The primary goal of default methods is to enable compatible evolution of interfaces. See section 10 of the State of the Lambda document. One of the main directions of this evolution is to facilitate internal iteration. See the Internal vs External Iteration section of State of the Lambda: Libraries Edition. To this end, there are new methods such as
Other methods like
List.sort have been added because it allows individual concrete list implementations to provide more efficient sorting algorithms, which cannot be done with
Finally, default methods have been added for sheer convenience, such as
Iterator.remove. Over the years, we and many others have gotten quite annoyed at adding a method
remove that simply throws
UnsupportedOperationException every time we implemented a new
Iterator. The default method
remove does this for us. Note, crucially, that this method doesn't actually remove any elements. (How would it?)
It might seem convenient to provide default implementations for a bunch of
Collection methods, written in terms of other methods such as
iterator. However, I don't think it's very useful, and in fact I'm not sure it's even possible for some methods.
Collection.contains(Object) method. It's conceivable that one could write a default implementation of this in terms of
iterator by stepping through each element and comparing for equality. This would be a very bad implementation for something like a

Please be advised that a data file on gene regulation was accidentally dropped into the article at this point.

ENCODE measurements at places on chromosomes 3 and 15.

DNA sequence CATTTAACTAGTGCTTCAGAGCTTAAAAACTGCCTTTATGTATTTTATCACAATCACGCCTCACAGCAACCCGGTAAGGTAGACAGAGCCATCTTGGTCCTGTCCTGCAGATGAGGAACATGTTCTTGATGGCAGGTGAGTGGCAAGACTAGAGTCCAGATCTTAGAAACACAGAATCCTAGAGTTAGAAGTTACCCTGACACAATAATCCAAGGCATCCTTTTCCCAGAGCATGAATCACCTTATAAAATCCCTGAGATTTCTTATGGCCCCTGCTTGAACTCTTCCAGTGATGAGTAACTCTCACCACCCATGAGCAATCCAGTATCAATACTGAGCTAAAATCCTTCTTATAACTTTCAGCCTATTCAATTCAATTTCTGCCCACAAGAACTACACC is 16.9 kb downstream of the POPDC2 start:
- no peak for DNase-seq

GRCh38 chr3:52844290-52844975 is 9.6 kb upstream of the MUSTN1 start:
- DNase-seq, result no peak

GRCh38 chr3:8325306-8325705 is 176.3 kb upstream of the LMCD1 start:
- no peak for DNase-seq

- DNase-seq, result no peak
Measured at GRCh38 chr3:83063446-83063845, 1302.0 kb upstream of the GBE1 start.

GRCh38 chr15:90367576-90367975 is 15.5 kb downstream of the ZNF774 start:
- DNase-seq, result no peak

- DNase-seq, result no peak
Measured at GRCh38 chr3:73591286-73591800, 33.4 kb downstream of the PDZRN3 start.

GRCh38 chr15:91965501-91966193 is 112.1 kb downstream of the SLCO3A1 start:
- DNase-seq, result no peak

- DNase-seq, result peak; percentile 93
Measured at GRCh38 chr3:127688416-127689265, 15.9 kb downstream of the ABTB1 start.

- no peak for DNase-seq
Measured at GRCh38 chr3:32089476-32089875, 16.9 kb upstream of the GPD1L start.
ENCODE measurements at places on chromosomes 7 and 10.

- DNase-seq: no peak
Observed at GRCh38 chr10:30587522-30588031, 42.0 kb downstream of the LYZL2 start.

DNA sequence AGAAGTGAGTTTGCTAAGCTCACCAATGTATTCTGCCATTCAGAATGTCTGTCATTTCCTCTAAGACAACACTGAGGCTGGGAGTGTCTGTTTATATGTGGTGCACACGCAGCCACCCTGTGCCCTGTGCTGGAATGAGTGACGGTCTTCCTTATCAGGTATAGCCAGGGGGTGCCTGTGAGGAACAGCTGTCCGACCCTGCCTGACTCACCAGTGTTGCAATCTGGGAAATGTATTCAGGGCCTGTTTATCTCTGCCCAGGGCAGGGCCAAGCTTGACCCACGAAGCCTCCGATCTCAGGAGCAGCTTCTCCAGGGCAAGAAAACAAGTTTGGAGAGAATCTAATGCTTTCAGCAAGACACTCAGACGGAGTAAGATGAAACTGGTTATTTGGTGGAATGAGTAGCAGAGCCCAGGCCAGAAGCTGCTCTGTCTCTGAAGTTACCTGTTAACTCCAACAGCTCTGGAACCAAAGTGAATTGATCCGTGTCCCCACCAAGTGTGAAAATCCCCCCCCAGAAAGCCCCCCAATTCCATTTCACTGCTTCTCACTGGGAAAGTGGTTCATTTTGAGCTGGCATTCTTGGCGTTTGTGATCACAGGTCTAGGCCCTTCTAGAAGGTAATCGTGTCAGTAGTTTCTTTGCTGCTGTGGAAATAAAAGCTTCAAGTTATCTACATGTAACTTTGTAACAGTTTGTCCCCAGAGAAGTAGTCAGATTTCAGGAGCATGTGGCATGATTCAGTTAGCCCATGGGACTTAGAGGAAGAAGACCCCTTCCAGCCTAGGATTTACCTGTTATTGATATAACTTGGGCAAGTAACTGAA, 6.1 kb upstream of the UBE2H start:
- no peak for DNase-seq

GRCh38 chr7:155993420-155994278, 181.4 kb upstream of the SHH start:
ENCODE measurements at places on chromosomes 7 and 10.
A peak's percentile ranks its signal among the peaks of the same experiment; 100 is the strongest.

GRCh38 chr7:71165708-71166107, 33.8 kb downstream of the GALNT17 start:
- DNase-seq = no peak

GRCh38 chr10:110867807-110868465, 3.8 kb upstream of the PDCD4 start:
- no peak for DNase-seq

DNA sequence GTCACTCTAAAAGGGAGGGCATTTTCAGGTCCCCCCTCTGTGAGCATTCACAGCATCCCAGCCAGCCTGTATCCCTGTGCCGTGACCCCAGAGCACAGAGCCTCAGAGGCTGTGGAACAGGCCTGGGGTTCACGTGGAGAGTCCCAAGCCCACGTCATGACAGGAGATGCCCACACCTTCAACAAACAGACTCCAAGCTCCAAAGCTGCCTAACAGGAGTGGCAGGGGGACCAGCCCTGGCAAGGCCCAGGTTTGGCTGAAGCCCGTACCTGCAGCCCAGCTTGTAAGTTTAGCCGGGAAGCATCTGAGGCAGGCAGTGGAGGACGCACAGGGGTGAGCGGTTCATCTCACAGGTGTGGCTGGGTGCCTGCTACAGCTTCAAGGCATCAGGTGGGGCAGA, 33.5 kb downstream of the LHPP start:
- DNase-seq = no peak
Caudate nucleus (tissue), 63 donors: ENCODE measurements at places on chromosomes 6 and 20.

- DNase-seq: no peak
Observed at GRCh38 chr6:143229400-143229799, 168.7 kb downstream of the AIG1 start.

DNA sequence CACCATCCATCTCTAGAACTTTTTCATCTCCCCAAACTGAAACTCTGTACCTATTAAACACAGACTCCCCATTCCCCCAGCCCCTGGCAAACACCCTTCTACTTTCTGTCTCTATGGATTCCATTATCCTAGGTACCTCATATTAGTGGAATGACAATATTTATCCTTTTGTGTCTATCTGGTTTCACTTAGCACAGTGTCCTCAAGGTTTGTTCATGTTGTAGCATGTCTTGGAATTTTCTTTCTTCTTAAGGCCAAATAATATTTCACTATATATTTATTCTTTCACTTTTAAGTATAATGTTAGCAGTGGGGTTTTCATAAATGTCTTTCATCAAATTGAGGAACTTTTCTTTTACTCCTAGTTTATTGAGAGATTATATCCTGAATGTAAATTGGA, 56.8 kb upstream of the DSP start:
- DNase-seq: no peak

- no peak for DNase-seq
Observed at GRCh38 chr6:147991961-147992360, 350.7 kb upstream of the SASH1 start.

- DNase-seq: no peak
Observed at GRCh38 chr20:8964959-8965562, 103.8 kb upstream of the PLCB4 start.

TreeSet or a
HashSet. Even the concrete
List implementations such as
ArrayList provide fast-path implementations that are much more efficient than stepping through an iterator. Having a default implementation of
Collection.contains might be a little bit convenient, but really, it doesn't add much value. In practice every collection will want to override it.
equals. The specification of
Collection.equals raises a bunch of subtle issues. Briefly, a
Set can only be equal to another
Set, and a
List can only be equal to another
List, and the
equals operation must be symmetric. It follows that a
Collection that's neither a
List nor a
Set can never be equal to a
List or a
OK, so our
Collection.equals default method will have to do a bunch of
instanceof checks up front. If both are
Lists we can delegate to
AbstractList.equals, and if both are
Sets we can delegate to
AbstractSet.equals. Now let's suppose that this object and the other object neither
Sets. What if they are different concrete implementations that cannot be equal to each other? We can't tell.
Setting that aside, let's assume that we equality is defined as having the same membership. The only thing we can do is to iterate through each collection. But we can't (in general) make any assumptions about iteration order, so we can't iterate through them simultaneously and compare elements pairwise like we would for lists. Instead, we'd have to load all the elements from one collection into a temporary collection of some kind. It can't be a
Set since we might have duplicates. We'd then check each element of the other
Collection to make sure that every element in it is in the first one, and that there are no extras in the first one. This isn't terribly difficult, but it's expensive, and some semantics such as order sensitivity are not supported.
I can't imagine any concrete collection subclass actually wanting to use this algorithm.
In summary, using default methods to make collection implementations easier is not one of the design goals of default methods. In addition, while it might seem that providing default methods on
Collection would be convenient, they don't actually seem useful. Any reasonable
Collection implementation will need to override all the methods in order to provide the semantics it wants without being horribly inefficient.